Magnificent Hattusa: Capital Of The Hittite Empire

A. Sutherland  - AncientPages.com - Hattusa was the capital of the kingdom of the Hittites in the late Bronze Age.  In the 2nd millennium BC, the kingdom stretched from the Aegean across Anatolia, Turkey, northern Syria, and to the Euphrates River.

In ancient times, it was a great city, and even today, its magnificent ruins attest to the greatness of this place. The population of the old capital is estimated to have been 50,000 at its most.

Hattusha is one of Turkey’s great ruins of capitals of the Hittite Empire.

Hattusa is one of Turkey’s great ruins of the capital of the Hittite Empire.

Hattusa has a rich history with its six-kilometer walls surrounding the ancient city, its monumental gates, the 71-meter-long underground passage, and 31 temples unearthed so far. The Lion Gate, the King Gate, and the Yazılıkaya Open Air Temple are some of the impressive landmarks.

The first settling around Hattusa took place in the 6th millennium BC during the Chalcolithic period, when small, widely scattered hamlets appeared, most particularly on mountain slopes and rocky outcroppings. Late in the 3rd millennium BC, towards the end of the Early Bronze Age, a Hattian settlement developed, marking the beginning of continuous occupation at the site.

Hattusha - The King Gate Image credit: Wikipedia

Hattusha - The King Gate Image credit: Wikipedia

The Hittites ruled the central Anatolian kingdom of Hatti from c. 1900 - 800 BCE. They formed the earliest known Anatolian civilization and employed an advanced system of government based on an established legal system. Their military was well trained, well equipped, and employed chariots that were the lightest and fastest of their time.

Hattusa consists of two sites: the Lower City and the Upper City. The Hittites built their capital on a site that could be well defended.

The ruins of the upper city’s fortification reveal that the city was surrounded by a double wall (forming a perimeter of roughly 8 km) with more than a hundred towers and, as far as is known today, five gateways: two in the west, Lion’s Gate in the south-west, the King’s Gate in the south-east and a procession gate, the Sphinx Gate in the south of the city.

Hattusha - The Lion Gate in the south-west

Hattusa - The Lion Gate in the south-west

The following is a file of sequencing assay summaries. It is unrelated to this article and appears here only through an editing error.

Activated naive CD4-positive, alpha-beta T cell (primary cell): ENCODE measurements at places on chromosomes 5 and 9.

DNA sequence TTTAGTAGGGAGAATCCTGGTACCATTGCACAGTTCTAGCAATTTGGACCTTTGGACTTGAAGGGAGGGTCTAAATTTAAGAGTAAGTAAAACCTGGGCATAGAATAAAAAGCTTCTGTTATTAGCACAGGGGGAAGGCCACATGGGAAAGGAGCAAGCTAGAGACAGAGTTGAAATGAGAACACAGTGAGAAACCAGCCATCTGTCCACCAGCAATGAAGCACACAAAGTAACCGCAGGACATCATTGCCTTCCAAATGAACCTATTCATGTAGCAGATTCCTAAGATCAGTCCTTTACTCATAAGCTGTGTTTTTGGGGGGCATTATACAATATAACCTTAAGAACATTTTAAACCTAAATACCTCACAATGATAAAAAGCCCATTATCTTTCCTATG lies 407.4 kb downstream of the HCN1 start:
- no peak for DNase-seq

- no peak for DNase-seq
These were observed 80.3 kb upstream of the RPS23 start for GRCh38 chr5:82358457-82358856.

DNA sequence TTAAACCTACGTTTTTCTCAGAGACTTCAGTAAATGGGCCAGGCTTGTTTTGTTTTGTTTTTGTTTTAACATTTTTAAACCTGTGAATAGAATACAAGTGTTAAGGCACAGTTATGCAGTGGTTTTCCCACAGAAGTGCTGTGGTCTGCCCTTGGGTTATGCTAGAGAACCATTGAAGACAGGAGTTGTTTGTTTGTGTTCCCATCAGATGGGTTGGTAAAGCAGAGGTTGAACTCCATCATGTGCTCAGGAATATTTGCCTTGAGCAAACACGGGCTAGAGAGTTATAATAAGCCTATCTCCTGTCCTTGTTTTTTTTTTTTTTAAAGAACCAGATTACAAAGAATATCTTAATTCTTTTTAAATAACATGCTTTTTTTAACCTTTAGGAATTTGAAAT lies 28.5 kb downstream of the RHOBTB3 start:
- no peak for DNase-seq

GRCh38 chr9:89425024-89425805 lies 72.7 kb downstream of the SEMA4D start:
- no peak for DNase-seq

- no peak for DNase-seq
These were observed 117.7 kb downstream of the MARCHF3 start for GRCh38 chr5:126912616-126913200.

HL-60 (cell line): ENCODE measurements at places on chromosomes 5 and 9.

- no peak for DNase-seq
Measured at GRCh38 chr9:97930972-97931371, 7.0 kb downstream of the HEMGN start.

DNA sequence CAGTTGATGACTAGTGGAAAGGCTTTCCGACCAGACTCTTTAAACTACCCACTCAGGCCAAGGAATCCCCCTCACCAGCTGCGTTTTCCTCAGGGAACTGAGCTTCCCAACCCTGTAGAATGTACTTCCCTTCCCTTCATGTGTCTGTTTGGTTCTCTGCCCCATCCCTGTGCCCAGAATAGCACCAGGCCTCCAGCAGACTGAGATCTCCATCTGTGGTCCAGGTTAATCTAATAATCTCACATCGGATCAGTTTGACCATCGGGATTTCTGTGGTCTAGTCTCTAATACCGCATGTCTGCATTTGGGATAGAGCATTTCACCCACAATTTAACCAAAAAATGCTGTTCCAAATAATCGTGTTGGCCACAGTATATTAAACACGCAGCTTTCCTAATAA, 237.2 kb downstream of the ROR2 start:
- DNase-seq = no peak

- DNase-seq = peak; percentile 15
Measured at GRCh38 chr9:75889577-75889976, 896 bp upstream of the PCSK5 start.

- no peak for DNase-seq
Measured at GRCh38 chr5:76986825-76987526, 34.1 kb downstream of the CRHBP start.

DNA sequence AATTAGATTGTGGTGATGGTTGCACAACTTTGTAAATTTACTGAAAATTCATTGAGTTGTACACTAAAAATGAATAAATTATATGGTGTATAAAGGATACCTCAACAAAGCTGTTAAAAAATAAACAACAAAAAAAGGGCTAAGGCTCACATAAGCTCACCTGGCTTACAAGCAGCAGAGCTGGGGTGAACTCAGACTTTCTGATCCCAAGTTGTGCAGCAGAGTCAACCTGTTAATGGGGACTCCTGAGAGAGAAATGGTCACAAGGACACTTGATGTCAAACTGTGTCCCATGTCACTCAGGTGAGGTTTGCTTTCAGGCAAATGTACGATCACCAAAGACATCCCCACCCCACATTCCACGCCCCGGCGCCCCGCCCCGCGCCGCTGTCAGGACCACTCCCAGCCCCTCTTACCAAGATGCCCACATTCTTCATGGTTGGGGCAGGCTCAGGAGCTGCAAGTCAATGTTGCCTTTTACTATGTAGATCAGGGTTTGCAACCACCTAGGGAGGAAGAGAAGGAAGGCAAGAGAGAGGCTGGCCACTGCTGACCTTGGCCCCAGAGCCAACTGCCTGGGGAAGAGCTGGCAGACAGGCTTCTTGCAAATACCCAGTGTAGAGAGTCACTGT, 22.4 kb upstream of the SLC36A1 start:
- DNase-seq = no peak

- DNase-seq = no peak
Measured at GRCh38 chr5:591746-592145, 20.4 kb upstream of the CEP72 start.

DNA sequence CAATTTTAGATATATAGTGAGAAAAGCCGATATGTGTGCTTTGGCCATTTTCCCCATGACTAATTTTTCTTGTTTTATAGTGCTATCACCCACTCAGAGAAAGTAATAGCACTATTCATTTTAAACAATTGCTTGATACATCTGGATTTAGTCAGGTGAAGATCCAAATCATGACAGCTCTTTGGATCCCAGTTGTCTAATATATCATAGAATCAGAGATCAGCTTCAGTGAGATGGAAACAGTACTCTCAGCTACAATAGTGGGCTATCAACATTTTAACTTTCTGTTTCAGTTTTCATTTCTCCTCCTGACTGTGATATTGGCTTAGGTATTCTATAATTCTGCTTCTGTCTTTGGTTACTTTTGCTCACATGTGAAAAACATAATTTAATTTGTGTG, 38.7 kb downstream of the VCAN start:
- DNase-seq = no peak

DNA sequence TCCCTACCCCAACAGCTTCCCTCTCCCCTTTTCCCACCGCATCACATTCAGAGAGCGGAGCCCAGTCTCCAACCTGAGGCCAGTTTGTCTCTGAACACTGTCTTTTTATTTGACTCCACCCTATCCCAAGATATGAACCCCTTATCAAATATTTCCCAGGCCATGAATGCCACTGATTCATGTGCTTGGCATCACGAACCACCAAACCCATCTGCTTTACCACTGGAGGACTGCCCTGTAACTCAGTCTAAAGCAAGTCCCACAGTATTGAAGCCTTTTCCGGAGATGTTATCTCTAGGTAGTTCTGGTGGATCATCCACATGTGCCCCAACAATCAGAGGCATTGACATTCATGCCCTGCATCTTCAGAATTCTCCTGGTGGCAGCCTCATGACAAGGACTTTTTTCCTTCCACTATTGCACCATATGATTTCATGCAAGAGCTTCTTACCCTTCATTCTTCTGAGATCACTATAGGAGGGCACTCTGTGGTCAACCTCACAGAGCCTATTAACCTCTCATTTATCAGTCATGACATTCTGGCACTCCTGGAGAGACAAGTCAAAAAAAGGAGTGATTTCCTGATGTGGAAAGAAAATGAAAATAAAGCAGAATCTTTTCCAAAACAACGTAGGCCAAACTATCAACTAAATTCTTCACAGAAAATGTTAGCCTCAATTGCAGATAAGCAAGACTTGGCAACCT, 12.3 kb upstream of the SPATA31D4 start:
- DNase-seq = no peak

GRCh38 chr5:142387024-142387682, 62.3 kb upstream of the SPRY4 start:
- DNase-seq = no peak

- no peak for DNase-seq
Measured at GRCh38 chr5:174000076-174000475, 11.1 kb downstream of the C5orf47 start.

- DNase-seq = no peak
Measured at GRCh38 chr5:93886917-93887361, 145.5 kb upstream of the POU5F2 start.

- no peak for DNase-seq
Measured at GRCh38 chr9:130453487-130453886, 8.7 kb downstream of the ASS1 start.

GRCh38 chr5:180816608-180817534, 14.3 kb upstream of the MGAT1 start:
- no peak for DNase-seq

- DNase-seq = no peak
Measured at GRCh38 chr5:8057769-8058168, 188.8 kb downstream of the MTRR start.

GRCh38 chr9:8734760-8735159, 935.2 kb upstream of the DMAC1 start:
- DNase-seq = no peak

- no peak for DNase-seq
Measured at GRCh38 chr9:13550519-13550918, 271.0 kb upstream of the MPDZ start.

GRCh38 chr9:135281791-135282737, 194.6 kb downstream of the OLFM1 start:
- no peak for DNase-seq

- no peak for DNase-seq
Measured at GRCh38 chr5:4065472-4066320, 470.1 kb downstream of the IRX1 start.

To the north, beyond the walls, there was a necropolis cut into the rock at Osmankayasi and the great sanctuary of Yazilikaya, whose walls decorated with bas-reliefs are the undisputed masterpiece of Hittite art.

Hattusha - The Sphinx Gate Image credit: Wikipedia

Hattusa - The Sphinx Gate Image credit: Wikipedia

The best-preserved ruin of a Hittite Temple from the 13th century B.C., known as the Great Temple, is located in the Lower City. The Great Temple was dedicated to the god of storms and the goddess of the Sun, Arinna, and surrounded by an array of buildings including stores.

Thousands of cuneiform tablets were found in this area. One of the most important discoveries has been the cuneiform royal archives of clay tablets, consisting of official correspondence and contracts, as well as legal codes, procedures for a cult ceremony, oracular prophecies, and literature of the ancient Near East.

One particularly important tablet, currently on display at the Istanbul Archaeology Museum, details the terms of a peace settlement reached years after the Battle of Kadesh between the Hittites and the Egyptians under Ramesses II, in 1259 or 1258 BC.

Twelve Hittite gods of the Underworld in the nearby Yazılıkaya, a sanctuary of Hattusa. Image credit: Wikipedia

Twelve Hittite gods of the Underworld in the nearby Yazılıkaya, a sanctuary of Hattusa. Image credit: Wikipedia

Other temples of similar date and shape, albeit generally smaller, are situated in the Upper City, which mostly consisted of a temple city for the gods and goddesses of the Hittite and Hurrian pantheon. The remains of a densely inhabited city district were unearthed in the Lower City, where their foundations and arrangement can still be seen in the area north of Great Temple.

The site, discovered in 1834, was not comprehensively excavated until 1906. The site has been on the World Heritage List since 1986.

Written by – A. Sutherland AncientPages.com Staff Writer

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